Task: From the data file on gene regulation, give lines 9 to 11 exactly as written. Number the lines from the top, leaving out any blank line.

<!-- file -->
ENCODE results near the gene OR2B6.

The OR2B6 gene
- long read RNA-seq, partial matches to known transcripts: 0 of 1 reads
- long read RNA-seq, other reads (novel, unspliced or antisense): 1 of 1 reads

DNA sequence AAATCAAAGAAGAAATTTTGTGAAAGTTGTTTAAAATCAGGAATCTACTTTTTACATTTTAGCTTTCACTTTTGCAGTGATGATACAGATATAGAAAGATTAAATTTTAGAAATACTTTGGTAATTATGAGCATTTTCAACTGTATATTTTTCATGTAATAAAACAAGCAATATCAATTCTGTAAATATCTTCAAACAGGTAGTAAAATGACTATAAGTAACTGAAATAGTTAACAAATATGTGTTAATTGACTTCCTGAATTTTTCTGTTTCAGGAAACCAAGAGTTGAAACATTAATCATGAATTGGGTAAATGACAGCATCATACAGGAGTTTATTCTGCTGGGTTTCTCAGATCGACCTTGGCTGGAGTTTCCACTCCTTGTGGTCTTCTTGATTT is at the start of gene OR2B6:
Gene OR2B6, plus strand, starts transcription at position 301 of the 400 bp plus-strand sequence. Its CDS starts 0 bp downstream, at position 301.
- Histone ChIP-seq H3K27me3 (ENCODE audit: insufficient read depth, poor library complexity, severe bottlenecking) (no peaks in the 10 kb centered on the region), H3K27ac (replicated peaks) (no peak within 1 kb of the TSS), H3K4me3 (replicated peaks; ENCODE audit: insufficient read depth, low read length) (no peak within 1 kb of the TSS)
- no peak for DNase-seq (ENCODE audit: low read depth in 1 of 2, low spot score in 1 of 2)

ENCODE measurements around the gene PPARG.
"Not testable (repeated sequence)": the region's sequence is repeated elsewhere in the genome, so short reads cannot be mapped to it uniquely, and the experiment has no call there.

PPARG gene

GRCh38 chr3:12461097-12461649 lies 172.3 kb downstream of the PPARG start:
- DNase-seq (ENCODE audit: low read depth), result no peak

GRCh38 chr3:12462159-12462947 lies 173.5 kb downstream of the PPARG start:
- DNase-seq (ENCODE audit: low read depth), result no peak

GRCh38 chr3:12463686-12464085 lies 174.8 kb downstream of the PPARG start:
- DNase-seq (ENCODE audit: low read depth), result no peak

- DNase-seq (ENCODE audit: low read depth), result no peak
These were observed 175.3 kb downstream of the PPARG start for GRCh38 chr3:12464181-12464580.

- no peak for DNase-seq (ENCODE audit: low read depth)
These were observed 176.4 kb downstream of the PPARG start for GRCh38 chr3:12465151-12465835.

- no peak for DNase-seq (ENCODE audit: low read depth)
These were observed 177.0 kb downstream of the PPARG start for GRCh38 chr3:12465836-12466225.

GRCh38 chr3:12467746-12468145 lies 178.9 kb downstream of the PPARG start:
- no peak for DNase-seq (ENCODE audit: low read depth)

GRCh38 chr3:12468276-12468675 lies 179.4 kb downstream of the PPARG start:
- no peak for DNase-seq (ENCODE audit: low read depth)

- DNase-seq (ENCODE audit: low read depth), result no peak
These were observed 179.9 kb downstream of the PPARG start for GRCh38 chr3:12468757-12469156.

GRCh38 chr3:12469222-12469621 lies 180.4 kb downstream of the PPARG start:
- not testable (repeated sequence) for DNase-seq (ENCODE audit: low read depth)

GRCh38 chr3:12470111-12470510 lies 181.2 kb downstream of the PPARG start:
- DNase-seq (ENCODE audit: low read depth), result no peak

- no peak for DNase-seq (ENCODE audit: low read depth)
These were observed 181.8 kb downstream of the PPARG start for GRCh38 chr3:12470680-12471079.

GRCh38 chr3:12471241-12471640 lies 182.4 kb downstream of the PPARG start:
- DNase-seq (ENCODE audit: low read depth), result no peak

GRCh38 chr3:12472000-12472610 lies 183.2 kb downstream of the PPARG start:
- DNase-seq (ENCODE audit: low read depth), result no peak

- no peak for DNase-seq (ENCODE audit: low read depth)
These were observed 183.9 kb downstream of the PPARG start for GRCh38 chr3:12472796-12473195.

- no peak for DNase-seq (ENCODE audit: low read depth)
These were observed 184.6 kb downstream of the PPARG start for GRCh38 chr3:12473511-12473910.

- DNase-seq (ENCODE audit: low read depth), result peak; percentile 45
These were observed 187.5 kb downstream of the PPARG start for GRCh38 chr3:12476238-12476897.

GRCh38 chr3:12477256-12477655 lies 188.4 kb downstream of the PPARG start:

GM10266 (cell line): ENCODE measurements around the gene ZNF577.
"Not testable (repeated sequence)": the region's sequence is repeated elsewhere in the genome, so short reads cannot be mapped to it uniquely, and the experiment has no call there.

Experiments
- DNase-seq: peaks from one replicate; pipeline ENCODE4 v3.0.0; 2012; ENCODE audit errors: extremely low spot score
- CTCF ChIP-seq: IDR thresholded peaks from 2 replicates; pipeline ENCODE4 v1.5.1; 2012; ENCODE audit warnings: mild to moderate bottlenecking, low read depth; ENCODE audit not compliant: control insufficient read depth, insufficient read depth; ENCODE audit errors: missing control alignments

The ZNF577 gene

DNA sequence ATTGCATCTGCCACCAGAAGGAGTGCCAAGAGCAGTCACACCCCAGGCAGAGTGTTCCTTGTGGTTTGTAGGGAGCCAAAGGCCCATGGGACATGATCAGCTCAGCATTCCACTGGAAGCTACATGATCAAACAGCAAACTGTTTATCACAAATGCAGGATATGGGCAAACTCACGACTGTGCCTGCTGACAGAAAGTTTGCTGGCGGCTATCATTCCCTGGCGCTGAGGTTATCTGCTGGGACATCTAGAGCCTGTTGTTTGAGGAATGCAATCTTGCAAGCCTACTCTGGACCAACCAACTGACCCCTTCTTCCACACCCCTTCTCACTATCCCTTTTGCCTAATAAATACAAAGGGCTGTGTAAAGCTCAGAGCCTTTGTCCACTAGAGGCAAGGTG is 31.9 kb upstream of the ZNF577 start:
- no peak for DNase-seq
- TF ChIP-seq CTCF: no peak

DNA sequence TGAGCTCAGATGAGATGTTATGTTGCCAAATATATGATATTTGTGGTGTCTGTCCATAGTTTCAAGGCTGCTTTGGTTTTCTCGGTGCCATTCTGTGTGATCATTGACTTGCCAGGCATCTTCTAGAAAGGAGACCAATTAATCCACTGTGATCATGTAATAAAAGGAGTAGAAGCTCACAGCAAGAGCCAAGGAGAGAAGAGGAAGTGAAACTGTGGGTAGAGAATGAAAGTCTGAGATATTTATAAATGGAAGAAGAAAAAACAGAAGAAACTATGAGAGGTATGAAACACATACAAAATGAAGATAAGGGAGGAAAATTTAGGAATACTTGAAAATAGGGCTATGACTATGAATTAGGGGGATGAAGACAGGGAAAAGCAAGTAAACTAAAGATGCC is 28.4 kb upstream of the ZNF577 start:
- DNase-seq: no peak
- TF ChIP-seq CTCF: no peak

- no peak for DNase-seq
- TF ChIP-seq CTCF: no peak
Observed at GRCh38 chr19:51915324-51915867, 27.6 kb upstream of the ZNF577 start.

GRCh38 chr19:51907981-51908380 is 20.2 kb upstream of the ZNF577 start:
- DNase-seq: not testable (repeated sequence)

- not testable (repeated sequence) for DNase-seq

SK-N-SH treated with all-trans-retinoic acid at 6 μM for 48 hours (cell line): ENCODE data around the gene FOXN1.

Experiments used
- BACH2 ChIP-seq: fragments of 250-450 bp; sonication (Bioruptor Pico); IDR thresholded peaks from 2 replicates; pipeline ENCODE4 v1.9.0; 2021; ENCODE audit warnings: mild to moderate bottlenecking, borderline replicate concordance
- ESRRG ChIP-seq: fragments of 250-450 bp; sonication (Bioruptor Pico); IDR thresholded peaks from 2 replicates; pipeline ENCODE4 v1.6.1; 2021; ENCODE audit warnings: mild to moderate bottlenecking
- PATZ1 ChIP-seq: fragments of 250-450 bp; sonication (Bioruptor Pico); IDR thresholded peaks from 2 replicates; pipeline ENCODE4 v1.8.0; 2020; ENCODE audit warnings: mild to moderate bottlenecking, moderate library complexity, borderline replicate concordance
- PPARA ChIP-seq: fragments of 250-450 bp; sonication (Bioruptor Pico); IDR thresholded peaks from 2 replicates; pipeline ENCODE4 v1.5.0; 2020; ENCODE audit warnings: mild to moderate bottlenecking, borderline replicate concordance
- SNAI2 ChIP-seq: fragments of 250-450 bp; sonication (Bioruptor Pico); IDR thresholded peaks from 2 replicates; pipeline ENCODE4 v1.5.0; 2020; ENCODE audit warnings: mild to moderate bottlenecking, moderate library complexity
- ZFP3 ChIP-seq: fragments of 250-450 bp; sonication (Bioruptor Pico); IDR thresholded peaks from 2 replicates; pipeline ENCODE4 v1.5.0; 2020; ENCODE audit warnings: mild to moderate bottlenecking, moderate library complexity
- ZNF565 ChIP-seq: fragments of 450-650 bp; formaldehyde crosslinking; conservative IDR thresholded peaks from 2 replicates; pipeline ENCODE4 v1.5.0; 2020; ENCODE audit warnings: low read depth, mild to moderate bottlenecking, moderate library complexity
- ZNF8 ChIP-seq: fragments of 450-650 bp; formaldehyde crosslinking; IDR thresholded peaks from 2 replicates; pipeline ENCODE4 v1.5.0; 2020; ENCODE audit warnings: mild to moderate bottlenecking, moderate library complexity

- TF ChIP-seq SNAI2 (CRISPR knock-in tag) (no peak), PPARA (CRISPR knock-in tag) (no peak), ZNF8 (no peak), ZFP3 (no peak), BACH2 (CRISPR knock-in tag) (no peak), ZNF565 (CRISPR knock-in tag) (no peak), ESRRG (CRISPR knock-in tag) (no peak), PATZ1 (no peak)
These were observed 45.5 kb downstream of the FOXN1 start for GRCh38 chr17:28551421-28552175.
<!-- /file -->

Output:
ENCODE measurements around the gene PPARG.
"Not testable (repeated sequence)": the region's sequence is repeated elsewhere in the genome, so short reads cannot be mapped to it uniquely, and the experiment has no call there.

PPARG gene